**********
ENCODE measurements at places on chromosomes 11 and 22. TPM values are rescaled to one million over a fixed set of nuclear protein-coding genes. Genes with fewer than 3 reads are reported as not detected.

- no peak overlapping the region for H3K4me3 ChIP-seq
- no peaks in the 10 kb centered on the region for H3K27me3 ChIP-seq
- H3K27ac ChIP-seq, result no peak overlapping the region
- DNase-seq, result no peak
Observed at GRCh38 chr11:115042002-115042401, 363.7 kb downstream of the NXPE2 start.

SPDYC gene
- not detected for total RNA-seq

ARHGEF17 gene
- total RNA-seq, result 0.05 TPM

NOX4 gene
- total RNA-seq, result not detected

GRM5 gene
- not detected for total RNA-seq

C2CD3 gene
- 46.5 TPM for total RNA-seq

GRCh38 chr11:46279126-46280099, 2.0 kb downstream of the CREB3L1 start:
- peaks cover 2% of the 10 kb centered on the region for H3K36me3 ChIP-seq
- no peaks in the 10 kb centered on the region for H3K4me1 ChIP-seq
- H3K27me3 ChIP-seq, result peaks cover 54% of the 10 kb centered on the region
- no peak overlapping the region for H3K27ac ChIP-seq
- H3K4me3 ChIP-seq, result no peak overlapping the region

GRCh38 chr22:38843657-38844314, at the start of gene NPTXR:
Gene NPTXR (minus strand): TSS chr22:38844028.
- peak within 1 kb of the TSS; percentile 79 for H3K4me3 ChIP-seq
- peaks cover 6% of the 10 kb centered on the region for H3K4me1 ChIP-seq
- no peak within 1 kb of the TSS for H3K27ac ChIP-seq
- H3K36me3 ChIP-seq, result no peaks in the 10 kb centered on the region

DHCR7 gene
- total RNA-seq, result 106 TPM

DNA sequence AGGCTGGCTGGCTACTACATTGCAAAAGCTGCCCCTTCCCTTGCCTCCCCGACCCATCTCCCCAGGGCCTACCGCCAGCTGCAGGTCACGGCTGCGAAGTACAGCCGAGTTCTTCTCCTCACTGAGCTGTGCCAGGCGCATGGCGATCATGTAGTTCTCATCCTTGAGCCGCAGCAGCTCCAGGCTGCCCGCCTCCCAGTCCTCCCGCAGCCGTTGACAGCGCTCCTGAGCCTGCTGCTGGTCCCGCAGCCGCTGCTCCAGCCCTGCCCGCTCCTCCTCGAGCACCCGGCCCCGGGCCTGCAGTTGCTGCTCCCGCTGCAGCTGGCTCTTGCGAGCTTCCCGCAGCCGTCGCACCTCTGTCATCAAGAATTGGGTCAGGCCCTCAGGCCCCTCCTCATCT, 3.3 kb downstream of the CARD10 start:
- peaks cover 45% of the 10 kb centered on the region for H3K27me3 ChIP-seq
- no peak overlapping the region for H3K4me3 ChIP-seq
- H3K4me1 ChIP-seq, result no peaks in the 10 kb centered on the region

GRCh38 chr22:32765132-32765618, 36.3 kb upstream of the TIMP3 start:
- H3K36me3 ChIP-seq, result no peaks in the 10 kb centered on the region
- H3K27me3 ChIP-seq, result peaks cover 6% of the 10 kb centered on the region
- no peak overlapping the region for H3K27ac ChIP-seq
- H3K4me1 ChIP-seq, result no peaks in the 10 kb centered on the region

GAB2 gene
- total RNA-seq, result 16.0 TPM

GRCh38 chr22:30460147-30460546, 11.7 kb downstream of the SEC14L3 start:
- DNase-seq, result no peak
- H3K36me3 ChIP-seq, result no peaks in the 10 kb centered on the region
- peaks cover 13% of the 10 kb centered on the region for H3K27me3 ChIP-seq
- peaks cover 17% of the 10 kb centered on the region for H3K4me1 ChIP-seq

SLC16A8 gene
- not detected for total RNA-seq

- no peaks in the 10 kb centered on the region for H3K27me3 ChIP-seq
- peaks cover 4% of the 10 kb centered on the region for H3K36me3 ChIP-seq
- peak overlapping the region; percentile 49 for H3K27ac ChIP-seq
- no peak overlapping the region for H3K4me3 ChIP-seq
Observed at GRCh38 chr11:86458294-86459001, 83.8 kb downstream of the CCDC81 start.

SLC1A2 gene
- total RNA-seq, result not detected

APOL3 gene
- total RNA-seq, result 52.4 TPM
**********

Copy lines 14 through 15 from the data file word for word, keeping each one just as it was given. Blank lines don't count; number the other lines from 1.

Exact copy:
- not detected for total RNA-seq

C2CD3 gene